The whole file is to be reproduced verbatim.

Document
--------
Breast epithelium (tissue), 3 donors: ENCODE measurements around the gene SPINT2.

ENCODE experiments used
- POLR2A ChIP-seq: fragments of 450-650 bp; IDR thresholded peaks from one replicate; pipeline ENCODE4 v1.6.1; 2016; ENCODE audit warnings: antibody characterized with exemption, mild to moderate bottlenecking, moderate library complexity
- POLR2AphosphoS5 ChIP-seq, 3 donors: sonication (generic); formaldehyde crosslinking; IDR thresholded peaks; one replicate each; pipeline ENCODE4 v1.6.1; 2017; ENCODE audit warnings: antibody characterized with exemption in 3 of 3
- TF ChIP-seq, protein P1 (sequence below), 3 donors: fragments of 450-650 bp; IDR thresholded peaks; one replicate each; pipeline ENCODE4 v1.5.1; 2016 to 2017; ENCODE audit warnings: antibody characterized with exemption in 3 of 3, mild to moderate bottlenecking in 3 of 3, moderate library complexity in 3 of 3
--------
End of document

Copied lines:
Breast epithelium (tissue), 3 donors: ENCODE measurements around the gene SPINT2.

ENCODE experiments used
- POLR2A ChIP-seq: fragments of 450-650 bp; IDR thresholded peaks from one replicate; pipeline ENCODE4 v1.6.1; 2016; ENCODE audit warnings: antibody characterized with exemption, mild to moderate bottlenecking, moderate library complexity
- POLR2AphosphoS5 ChIP-seq, 3 donors: sonication (generic); formaldehyde crosslinking; IDR thresholded peaks; one replicate each; pipeline ENCODE4 v1.6.1; 2017; ENCODE audit warnings: antibody characterized with exemption in 3 of 3
- TF ChIP-seq, protein P1 (sequence below), 3 donors: fragments of 450-650 bp; IDR thresholded peaks; one replicate each; pipeline ENCODE4 v1.5.1; 2016 to 2017; ENCODE audit warnings: antibody characterized with exemption in 3 of 3, mild to moderate bottlenecking in 3 of 3, moderate library complexity in 3 of 3